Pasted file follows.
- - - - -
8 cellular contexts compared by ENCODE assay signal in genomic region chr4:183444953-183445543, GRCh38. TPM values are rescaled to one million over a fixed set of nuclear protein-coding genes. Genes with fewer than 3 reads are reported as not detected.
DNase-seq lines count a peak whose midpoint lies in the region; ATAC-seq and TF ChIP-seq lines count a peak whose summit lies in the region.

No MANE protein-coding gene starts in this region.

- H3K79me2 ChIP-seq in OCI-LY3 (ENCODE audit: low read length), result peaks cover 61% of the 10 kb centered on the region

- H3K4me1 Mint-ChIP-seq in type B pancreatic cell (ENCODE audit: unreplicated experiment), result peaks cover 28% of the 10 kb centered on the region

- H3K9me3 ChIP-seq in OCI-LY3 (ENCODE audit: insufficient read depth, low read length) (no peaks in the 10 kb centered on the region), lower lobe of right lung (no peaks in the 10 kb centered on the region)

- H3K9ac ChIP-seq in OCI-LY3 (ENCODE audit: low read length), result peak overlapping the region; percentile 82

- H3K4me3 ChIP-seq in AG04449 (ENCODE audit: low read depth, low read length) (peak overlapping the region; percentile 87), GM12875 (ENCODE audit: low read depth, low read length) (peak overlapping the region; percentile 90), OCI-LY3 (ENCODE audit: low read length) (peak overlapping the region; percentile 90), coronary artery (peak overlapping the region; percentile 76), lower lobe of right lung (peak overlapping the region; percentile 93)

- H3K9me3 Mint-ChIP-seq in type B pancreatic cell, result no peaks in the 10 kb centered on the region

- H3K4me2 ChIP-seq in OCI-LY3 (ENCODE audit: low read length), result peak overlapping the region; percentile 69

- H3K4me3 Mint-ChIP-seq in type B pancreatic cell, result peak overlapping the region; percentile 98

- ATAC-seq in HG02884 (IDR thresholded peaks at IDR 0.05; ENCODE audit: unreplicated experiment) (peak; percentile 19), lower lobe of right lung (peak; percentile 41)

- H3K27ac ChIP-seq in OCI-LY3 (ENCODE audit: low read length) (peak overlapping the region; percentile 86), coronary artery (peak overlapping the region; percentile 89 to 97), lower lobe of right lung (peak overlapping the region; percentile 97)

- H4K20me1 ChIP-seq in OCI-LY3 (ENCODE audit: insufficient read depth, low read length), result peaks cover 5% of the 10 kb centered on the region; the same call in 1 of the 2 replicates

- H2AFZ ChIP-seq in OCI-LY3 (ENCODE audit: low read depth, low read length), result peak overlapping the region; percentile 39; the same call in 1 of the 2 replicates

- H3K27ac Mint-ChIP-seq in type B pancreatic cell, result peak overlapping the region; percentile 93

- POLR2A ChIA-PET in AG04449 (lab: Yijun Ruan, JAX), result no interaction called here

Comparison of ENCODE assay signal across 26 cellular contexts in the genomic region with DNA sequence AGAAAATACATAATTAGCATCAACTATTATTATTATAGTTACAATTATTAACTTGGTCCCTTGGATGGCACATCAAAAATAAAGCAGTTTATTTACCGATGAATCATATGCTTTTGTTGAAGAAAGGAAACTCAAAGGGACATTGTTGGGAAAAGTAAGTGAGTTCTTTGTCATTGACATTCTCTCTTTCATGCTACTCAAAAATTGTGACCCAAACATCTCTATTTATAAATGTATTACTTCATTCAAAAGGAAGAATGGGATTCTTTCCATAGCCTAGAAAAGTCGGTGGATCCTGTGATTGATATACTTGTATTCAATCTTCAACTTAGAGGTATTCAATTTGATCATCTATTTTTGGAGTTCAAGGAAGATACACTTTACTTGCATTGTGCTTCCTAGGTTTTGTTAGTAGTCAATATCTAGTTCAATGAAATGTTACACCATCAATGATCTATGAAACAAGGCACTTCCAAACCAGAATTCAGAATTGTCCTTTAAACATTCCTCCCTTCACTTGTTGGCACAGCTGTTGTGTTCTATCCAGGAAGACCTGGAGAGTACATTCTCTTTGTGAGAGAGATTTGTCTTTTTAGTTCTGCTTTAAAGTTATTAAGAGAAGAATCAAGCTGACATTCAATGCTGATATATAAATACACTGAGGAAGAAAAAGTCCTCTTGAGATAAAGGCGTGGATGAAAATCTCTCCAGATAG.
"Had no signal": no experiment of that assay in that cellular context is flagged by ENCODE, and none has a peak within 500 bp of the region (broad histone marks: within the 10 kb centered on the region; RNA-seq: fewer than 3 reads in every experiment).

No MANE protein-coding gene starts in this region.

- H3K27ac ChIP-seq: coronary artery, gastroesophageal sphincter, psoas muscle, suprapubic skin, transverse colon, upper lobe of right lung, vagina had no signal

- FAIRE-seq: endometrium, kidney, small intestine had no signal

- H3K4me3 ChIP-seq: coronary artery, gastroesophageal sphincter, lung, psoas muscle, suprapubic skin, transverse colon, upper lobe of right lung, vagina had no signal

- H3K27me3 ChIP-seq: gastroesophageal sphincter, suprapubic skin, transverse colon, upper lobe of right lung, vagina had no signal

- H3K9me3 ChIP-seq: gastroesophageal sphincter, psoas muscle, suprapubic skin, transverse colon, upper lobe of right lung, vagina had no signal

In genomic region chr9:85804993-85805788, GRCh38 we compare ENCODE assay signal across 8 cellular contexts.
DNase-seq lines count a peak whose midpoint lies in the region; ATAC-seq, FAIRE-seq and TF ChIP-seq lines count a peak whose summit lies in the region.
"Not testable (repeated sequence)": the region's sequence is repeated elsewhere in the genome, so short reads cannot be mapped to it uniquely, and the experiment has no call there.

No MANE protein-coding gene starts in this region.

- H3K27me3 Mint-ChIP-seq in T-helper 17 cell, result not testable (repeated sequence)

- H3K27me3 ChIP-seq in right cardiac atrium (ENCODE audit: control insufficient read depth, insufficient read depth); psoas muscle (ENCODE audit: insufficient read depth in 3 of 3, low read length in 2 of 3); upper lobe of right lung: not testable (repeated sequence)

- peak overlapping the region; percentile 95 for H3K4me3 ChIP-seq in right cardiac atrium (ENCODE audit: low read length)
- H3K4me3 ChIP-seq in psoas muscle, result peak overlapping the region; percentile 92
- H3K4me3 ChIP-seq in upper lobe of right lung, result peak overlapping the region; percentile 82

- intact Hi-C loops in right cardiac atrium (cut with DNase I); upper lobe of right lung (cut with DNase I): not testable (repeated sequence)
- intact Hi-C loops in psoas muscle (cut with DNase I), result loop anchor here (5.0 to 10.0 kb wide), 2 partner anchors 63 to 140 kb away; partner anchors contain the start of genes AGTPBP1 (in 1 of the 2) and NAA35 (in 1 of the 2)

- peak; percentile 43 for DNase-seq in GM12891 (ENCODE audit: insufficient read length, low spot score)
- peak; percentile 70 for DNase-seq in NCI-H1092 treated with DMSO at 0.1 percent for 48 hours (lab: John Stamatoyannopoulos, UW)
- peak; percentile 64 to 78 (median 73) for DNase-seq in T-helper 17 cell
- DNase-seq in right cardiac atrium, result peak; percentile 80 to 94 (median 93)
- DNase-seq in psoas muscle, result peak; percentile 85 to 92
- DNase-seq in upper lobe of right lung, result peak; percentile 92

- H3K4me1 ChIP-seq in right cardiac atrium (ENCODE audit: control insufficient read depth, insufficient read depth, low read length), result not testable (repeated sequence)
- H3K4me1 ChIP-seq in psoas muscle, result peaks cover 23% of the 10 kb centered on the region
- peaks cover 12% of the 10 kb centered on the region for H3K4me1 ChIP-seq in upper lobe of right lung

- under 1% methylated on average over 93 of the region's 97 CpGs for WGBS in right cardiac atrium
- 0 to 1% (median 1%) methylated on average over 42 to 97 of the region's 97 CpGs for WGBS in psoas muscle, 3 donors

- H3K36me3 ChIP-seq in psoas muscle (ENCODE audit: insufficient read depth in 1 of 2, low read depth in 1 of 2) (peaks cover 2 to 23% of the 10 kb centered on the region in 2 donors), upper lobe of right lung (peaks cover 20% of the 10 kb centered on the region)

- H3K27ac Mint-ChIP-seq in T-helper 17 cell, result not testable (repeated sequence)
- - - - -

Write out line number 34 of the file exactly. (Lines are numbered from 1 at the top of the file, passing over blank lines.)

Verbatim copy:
- H3K4me3 ChIP-seq in upper lobe of right lung, result peak overlapping the region; percentile 82